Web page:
‘Power and Belief: The Reformation at 500’ now online

The Great Bible (1540)

The Great Bible (1540)

Following the Long Room display ‘Power and Belief: The Reformation at 500’ in February 2017, we are delighted to launch the online version of the work, in conjunction with our partner Google Cultural Institute. The exhibition is one of a series of events taking place in Trinity College Dublin, the University of Dublin, marking the 500th anniversary of the Reformation and Martin Luther’s 95 Theses.

The exhibition features the illustrated title page of The Great Bible (1540) which shows, under the eyes of God, Henry enthroned distributing God’s word to Cranmer (on his left) and Cromwell (on his right). Below this, Cranmer and Cromwell, hand the Bible to a priest and a nobleman. Below that again is a rabble of ordinary (though well-dressed) people shouting ‘Long live the King’ and ‘God save the King’. Strikingly, the Bible seems not to have made its way into their hands – none of these lesser individuals holds ‘Verbum Dei’.

Enchiridion oder eyn Handbuchlein … (1524)

Enchiridion oder eyn Handbuchlein … (1524)

Visitors to the site can examine in great detail a selection of Reformation works held in the Library including the only known surviving copy of the Maler edition of ‘Enchiridion oder eyn Handbuchlein …’ (1524).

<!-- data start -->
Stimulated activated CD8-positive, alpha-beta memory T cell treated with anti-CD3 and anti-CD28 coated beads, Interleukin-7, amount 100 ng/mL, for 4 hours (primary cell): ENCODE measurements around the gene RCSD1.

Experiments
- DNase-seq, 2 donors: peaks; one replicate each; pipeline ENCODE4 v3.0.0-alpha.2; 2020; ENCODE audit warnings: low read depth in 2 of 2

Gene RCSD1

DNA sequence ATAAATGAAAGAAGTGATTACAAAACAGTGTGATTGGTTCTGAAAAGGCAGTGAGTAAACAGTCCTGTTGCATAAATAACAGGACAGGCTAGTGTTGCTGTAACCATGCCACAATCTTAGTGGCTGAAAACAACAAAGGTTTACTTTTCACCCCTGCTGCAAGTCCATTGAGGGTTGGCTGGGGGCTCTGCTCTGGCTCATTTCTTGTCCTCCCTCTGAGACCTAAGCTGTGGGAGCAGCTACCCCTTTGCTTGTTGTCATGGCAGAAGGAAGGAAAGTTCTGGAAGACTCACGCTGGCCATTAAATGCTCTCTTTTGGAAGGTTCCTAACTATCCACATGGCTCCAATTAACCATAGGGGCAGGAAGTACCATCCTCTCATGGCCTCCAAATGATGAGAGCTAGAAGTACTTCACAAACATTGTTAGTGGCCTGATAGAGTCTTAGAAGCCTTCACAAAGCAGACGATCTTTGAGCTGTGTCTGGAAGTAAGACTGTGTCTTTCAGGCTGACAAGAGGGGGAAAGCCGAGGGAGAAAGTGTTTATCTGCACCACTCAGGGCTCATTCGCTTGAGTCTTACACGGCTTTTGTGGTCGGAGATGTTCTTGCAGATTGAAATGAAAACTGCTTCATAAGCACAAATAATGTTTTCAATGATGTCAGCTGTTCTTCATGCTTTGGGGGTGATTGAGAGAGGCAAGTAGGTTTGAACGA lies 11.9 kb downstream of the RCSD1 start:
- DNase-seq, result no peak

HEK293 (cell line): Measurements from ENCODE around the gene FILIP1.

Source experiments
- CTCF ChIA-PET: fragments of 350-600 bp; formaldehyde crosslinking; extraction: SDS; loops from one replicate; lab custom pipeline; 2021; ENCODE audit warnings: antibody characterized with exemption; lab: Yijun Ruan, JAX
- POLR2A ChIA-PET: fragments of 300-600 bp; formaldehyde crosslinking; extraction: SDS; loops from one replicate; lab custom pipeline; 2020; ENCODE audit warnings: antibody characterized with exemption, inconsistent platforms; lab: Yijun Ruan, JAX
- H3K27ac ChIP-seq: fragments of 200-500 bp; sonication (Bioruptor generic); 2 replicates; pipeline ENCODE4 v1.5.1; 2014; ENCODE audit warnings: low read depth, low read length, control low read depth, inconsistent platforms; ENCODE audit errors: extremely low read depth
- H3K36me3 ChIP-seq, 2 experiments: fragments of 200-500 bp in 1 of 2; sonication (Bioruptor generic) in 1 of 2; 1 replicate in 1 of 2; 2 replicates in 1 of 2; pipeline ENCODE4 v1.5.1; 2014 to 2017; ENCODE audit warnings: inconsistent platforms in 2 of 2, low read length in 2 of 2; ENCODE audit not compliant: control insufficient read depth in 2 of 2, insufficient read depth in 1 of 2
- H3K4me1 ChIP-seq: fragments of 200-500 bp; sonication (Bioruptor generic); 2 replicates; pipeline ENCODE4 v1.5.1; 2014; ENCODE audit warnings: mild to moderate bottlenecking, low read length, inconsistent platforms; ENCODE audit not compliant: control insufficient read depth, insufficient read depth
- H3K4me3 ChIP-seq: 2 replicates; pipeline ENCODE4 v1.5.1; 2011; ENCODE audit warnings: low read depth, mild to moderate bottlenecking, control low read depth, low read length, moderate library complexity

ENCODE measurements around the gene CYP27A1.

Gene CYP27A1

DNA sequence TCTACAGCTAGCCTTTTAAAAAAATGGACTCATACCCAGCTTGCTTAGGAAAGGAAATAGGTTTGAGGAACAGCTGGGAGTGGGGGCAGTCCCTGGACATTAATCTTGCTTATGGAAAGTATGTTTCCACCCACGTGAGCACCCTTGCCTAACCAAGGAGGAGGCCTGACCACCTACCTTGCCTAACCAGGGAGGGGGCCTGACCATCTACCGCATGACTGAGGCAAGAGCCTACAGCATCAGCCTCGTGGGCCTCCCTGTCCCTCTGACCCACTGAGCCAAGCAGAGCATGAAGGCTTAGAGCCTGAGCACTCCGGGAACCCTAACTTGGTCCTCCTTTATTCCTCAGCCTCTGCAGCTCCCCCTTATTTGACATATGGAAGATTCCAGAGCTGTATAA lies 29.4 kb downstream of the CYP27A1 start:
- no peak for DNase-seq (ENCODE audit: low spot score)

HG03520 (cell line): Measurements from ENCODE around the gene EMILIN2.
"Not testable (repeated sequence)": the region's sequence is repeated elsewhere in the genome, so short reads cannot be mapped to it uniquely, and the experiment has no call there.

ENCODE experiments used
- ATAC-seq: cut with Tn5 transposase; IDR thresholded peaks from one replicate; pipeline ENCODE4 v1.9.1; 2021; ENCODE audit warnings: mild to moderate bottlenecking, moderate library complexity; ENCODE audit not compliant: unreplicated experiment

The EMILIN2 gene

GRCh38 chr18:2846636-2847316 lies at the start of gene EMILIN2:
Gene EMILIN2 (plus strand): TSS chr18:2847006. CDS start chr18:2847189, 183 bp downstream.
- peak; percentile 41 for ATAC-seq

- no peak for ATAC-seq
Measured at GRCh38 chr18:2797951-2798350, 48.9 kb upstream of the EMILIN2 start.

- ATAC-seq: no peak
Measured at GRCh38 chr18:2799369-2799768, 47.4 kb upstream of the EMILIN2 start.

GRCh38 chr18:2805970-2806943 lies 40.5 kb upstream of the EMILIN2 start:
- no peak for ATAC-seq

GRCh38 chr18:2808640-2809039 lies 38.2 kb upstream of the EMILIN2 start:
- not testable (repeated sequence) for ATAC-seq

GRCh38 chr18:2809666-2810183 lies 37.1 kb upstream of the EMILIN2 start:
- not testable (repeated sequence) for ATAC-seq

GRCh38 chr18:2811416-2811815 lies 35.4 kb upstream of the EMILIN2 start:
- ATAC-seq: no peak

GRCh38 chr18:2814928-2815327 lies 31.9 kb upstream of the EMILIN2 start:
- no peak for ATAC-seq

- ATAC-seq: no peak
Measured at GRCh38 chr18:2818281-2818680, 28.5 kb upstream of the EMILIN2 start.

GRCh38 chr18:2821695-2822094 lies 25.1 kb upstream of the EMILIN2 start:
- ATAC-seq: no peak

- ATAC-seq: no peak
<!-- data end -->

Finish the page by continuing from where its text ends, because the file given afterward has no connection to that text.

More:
The exhibition is presented by the Library in conjunction with The School of English and The School of Histories and Humanities with thanks to our colleagues in Digital Resources & Images Services and the Department of Conservation & Preservation.

Power and Belief: The Reformation at 500

A rare volume from Archbishop Thomas Cranmer’s confiscated library is now on show in the Library of Trinity College Dublin as part of a new exhibition, ‘Power and Belief: The Reformation at 500’.

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Hus, J. ‘Epistolae quaedam piissimae …’ Press B.5.24

‘Epistolae quaedam piissimae …’ (1537) by the Czech reformer Jan Hus was once housed in the Library of Thomas Cranmer, Archbishop of Canterbury. The work was last referenced in John Strype’s ‘Memorials of Cranmer’ (1694) as “… in the possession of a Reverend Friend of mine near Canterbury”.  Cranmer was burned as a heretic in 1556 and his books were confiscated by the authorities. The main collection was later absorbed into the library of Henry Fitzalan, 12th Earl of Arundel.

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